Core Data has built-in support for a number of different functions – which it calls expressions – including average, sum, min, and max.
Let’s have a look at how easy it is to use them.
Suppose we have an entity called ‘Product’, and we want to retrieve the average price of all products that are currently in stock. We start off by creating our typical NSFetchRequest object.
NSFetchRequest* request = [[NSFetchRequest alloc] init]; request.entity = [NSEntityDescription entityForName:@"Product" inManagedObjectContext:myContext];
We the set up our filter, to make sure we only retrieve items that are in stock. Obviously a real application would likely have a much more complicated predicated here; this is just for demonstration purposes.
request.predicate = [NSPredicate predicateWithFormat:@"StockStatus = %@", @"InStock"];
Next, we have to specify what type of results we want to be returned. The documentation for this property doesn’t seem to be all that good, so we’ll just do what Apple says and ask for a dictionary.
request.resultType = NSDictionaryResultType;
Now we’re on to the actual average calculation code. We need to create a NSExpressionDescription as the top-level thingy that we are requesting the average with. We give it a name so that we can read it out of the dictionary that we get back.
NSExpressionDescription* averageExpressionDescription = [[NSExpressionDescription alloc] init]; [averageExpressionDescription setName:@"thisIsTheAverageThatIWant"];
Here’s where it gets a little strange. We have to give our expression description an NSExpression which specifies that we want the average (this is where’ you’d stick in “sum”, “max”, etc. if you wanted them instead). Then, we have to give that expression an NSExpression to specify what field we want to calculate the average on.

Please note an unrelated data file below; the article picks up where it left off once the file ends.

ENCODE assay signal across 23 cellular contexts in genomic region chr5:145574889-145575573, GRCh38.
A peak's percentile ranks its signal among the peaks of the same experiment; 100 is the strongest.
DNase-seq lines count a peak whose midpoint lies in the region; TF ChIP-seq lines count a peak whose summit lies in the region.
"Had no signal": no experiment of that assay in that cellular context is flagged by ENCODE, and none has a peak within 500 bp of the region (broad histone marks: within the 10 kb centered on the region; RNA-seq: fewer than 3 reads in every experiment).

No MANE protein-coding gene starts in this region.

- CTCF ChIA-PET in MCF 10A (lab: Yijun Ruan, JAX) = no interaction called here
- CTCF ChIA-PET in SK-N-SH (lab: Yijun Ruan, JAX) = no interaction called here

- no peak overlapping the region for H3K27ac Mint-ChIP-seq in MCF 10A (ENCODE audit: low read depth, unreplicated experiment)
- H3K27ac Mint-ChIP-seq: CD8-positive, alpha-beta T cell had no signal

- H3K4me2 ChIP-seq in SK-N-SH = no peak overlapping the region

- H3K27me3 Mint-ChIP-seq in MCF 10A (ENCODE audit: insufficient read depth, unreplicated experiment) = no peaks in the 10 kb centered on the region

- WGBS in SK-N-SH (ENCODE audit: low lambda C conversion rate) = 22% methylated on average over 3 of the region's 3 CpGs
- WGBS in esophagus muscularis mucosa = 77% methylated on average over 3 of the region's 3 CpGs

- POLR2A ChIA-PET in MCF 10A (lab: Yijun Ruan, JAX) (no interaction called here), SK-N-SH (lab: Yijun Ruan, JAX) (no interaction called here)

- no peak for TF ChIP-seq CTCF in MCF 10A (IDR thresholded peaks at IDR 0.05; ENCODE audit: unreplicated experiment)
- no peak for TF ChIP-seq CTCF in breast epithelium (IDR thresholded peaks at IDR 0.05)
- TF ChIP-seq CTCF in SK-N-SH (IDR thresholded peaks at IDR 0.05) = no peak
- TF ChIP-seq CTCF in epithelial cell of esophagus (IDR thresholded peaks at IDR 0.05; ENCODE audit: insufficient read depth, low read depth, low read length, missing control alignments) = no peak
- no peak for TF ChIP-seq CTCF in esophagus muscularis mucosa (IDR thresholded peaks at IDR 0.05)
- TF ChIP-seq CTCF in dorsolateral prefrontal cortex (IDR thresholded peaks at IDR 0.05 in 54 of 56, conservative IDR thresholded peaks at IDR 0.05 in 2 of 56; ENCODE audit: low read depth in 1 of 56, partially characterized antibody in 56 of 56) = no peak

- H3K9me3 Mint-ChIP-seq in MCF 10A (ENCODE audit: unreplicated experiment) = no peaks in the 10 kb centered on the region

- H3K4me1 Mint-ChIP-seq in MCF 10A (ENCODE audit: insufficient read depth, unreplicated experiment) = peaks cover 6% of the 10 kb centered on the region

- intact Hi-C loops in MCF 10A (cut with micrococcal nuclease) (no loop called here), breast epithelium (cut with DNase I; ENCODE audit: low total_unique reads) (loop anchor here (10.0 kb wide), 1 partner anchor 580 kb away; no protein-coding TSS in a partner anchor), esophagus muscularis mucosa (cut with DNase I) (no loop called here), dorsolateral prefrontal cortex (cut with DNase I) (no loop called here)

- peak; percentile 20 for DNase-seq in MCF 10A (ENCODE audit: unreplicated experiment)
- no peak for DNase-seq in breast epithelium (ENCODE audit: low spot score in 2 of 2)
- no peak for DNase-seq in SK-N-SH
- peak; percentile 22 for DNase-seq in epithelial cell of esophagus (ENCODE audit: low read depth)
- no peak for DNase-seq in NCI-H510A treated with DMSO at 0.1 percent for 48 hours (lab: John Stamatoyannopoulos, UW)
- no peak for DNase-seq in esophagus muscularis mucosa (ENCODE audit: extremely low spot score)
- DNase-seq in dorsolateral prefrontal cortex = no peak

[averageExpressionDescription setExpression:[NSExpression expressionForFunction:@"average:" arguments:[NSArray arrayWithObject: [NSExpression expressionForKeyPath:@"Price"]]]];
The last thing we have to do to our expression description is set the return data type. In this case, our field is a float, so we’ll specify NSFloatAttributeType.
We then tell our original fetch request that we want to fetch the average object that we just created.
request.propertiesToFetch = [NSArray arrayWithObject:averageExpressionDescription ;
Finally, we’re ready to execute our fetch request!
NSArray* results = [myContext executeFetchRequest:request error:nil];
Remember how we specified that we wanted a dictionary above? That dictionary is inside the results array, so we’ll extract it, and then read out the value using the key that we specified earlier.
NSDictionary* fetchResultsDictionary = [results objectAtIndex:0]; double finallyIHaveTheAverage = [[fetchResultsDictionary objectForKey:@"thisIsTheAverageThatIWant"] floatValue];
And that’s all there is to it! You are now ready to go calculate averages and sums with this simple 17 step proces!
Alternately, you could just use ios-queryable, and do it in one line:
double wowThatWasEasy = [[[myContext ofType:@"Product"] where:@"StockStatus = %@", @"InStock"] average:@"Price"];